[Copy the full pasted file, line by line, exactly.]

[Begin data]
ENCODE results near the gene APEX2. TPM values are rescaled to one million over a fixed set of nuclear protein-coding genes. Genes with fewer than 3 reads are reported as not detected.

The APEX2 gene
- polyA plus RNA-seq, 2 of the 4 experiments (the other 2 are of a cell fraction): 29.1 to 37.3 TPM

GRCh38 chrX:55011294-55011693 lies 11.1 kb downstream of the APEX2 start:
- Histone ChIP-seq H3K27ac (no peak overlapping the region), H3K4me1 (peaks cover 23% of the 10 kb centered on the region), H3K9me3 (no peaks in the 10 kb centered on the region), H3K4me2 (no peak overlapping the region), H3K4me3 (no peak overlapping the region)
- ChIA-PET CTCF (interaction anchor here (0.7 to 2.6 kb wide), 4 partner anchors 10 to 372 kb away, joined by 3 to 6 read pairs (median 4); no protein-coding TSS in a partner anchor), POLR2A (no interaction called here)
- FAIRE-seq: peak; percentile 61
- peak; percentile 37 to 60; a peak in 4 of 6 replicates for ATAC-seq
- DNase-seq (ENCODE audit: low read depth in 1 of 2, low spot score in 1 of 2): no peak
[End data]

ENCODE results near the gene APEX2. TPM values are rescaled to one million over a fixed set of nuclear protein-coding genes. Genes with fewer than 3 reads are reported as not detected.

The APEX2 gene
- polyA plus RNA-seq, 2 of the 4 experiments (the other 2 are of a cell fraction): 29.1 to 37.3 TPM

GRCh38 chrX:55011294-55011693 lies 11.1 kb downstream of the APEX2 start:
- Histone ChIP-seq H3K27ac (no peak overlapping the region), H3K4me1 (peaks cover 23% of the 10 kb centered on the region), H3K9me3 (no peaks in the 10 kb centered on the region), H3K4me2 (no peak overlapping the region), H3K4me3 (no peak overlapping the region)
- ChIA-PET CTCF (interaction anchor here (0.7 to 2.6 kb wide), 4 partner anchors 10 to 372 kb away, joined by 3 to 6 read pairs (median 4); no protein-coding TSS in a partner anchor), POLR2A (no interaction called here)
- FAIRE-seq: peak; percentile 61
- peak; percentile 37 to 60; a peak in 4 of 6 replicates for ATAC-seq
- DNase-seq (ENCODE audit: low read depth in 1 of 2, low spot score in 1 of 2): no peak